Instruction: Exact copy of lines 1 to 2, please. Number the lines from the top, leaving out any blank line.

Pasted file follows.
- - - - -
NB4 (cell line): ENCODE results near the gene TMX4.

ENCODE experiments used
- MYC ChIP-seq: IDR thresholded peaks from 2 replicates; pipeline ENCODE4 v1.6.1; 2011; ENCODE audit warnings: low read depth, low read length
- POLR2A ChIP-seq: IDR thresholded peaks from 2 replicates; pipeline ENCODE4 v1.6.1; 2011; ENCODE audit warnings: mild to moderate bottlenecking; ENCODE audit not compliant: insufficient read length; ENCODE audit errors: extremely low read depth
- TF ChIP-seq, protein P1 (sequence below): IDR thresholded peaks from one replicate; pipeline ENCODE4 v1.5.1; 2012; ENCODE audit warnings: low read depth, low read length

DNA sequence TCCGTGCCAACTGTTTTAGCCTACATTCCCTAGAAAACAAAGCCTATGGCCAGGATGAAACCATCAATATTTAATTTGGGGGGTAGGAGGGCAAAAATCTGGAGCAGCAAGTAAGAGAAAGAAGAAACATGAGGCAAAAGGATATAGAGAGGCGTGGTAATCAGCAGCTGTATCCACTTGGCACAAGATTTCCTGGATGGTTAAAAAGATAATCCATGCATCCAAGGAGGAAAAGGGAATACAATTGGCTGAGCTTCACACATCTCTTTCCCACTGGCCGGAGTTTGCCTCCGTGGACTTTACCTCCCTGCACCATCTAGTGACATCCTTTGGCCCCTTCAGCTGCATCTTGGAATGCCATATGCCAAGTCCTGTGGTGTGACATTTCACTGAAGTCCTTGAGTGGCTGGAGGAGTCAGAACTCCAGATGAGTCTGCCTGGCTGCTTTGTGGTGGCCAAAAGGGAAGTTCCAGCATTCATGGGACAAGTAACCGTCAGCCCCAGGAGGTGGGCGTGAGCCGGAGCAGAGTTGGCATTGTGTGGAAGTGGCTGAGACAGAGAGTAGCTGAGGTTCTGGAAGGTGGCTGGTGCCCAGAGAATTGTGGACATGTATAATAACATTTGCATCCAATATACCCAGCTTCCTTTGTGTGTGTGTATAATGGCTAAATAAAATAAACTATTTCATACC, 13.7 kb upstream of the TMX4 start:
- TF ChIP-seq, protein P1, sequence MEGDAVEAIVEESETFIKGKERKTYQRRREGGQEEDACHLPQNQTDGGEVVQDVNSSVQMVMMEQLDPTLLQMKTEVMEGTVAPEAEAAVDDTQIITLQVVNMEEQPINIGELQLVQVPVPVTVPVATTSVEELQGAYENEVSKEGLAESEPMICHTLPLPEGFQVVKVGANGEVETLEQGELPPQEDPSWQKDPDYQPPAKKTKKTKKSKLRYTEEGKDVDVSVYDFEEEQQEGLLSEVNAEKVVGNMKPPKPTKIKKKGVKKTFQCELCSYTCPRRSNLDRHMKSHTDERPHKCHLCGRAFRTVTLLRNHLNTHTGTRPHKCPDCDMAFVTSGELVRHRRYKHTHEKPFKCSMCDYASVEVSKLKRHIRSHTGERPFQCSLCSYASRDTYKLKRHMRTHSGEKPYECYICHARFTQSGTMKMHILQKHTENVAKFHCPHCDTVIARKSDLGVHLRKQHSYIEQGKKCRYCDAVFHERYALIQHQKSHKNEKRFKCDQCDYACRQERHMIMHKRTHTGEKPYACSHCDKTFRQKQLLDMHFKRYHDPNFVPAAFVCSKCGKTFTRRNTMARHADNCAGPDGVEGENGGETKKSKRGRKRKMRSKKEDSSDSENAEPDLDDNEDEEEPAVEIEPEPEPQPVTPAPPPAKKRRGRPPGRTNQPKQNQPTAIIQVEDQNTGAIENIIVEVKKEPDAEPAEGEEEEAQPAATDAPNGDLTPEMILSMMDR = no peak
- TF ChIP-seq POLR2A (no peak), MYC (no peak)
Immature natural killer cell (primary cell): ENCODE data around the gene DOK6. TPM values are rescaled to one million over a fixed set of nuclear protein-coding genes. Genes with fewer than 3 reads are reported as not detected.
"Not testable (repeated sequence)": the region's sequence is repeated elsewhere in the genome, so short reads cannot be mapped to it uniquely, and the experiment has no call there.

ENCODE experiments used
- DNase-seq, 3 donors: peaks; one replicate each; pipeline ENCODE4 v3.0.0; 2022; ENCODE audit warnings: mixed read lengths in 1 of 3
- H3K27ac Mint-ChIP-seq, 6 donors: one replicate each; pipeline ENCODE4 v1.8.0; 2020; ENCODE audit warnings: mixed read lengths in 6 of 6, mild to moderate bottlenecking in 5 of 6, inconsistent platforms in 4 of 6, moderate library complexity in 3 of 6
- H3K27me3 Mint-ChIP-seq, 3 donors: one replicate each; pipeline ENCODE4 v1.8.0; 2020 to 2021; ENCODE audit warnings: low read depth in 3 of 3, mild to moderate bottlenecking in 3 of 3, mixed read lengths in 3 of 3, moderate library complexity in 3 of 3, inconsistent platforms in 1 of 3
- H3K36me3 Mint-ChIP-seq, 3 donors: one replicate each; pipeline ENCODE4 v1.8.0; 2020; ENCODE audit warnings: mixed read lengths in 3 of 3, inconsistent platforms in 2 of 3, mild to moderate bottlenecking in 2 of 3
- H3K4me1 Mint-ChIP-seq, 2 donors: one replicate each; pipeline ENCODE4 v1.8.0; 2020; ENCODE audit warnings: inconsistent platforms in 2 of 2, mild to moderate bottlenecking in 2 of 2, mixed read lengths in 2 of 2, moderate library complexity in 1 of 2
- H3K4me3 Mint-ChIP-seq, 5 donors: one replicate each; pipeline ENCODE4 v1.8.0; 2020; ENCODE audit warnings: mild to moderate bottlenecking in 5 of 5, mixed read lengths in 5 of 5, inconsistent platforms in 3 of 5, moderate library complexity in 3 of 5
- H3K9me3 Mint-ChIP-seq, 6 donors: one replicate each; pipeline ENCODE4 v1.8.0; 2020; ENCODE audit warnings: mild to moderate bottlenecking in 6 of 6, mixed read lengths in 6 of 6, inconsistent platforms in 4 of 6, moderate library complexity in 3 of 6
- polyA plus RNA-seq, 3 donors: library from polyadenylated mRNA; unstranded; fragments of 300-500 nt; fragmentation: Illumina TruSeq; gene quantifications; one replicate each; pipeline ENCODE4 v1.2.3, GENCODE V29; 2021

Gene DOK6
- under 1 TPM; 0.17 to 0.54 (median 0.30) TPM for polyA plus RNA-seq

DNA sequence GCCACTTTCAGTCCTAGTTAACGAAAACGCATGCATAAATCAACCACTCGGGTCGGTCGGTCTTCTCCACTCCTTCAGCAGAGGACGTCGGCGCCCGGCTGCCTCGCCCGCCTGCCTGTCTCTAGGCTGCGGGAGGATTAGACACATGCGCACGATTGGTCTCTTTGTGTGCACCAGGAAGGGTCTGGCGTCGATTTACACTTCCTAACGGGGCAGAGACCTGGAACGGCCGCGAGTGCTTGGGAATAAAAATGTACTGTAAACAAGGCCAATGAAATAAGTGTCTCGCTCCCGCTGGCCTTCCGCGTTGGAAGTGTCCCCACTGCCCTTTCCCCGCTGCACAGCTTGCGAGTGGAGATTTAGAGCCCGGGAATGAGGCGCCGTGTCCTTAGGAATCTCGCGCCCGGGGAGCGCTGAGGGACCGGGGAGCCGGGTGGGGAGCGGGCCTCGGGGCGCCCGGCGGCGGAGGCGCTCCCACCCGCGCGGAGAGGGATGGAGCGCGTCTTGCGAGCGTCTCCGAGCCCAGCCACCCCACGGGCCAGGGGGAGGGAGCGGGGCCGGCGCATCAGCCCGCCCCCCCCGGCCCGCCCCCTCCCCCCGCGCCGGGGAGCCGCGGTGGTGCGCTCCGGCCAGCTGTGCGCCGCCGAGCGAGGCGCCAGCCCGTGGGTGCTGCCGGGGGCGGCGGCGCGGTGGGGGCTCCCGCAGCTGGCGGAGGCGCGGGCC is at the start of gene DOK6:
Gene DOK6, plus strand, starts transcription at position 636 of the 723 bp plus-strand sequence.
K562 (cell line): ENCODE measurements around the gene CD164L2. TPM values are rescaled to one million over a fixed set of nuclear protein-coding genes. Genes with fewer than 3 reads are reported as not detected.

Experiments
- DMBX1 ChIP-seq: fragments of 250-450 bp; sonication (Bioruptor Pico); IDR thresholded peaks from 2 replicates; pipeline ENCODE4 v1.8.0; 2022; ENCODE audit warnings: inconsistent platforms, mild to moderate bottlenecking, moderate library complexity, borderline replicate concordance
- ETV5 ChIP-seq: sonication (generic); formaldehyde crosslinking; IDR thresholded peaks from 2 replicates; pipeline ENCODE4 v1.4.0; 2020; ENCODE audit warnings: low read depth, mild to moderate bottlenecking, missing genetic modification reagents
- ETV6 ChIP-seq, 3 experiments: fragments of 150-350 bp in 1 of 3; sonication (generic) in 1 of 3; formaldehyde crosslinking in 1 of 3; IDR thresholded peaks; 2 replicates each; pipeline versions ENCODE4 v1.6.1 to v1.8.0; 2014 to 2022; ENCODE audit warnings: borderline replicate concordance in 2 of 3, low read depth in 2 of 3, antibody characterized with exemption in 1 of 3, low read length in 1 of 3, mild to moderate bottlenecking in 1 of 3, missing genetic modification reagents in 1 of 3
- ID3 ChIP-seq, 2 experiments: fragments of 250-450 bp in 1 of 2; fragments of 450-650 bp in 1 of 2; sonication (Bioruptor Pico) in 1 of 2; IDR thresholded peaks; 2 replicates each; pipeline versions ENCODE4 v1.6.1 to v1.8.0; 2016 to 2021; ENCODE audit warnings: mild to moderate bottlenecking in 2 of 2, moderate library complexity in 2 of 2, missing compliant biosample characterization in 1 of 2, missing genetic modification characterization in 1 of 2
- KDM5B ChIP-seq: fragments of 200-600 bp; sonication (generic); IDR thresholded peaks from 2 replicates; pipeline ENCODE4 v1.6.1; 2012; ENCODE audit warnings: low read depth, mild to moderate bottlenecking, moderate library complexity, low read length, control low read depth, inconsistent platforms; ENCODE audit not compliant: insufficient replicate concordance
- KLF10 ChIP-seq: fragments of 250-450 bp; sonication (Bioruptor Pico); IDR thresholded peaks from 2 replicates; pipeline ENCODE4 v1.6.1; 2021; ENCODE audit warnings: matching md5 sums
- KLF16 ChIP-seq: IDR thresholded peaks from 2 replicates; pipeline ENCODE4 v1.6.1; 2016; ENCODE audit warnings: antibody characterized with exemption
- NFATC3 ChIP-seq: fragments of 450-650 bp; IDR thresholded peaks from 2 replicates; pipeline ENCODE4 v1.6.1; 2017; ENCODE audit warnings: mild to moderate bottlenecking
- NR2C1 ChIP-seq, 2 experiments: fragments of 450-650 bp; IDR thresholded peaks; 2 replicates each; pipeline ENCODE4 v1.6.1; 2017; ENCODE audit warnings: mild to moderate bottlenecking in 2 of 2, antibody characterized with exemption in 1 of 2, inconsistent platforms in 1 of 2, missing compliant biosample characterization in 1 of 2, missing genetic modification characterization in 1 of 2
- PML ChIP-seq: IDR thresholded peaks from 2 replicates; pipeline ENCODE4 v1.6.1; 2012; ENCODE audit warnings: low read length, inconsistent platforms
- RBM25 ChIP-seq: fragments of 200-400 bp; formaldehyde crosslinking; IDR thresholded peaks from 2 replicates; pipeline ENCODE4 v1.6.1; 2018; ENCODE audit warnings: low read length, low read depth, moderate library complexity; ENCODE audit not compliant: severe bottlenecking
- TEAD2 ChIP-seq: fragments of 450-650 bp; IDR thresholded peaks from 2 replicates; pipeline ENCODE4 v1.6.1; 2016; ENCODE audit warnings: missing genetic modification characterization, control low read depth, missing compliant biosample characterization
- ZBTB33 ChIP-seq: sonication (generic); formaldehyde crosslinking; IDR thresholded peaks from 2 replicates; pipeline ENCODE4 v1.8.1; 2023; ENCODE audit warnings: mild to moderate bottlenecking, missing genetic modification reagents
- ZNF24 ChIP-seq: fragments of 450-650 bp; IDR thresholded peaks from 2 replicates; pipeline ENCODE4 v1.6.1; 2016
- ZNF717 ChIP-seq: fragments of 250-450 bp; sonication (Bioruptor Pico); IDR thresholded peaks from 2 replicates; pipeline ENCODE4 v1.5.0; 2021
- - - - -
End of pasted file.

NB4 (cell line): ENCODE results near the gene TMX4.

ENCODE experiments used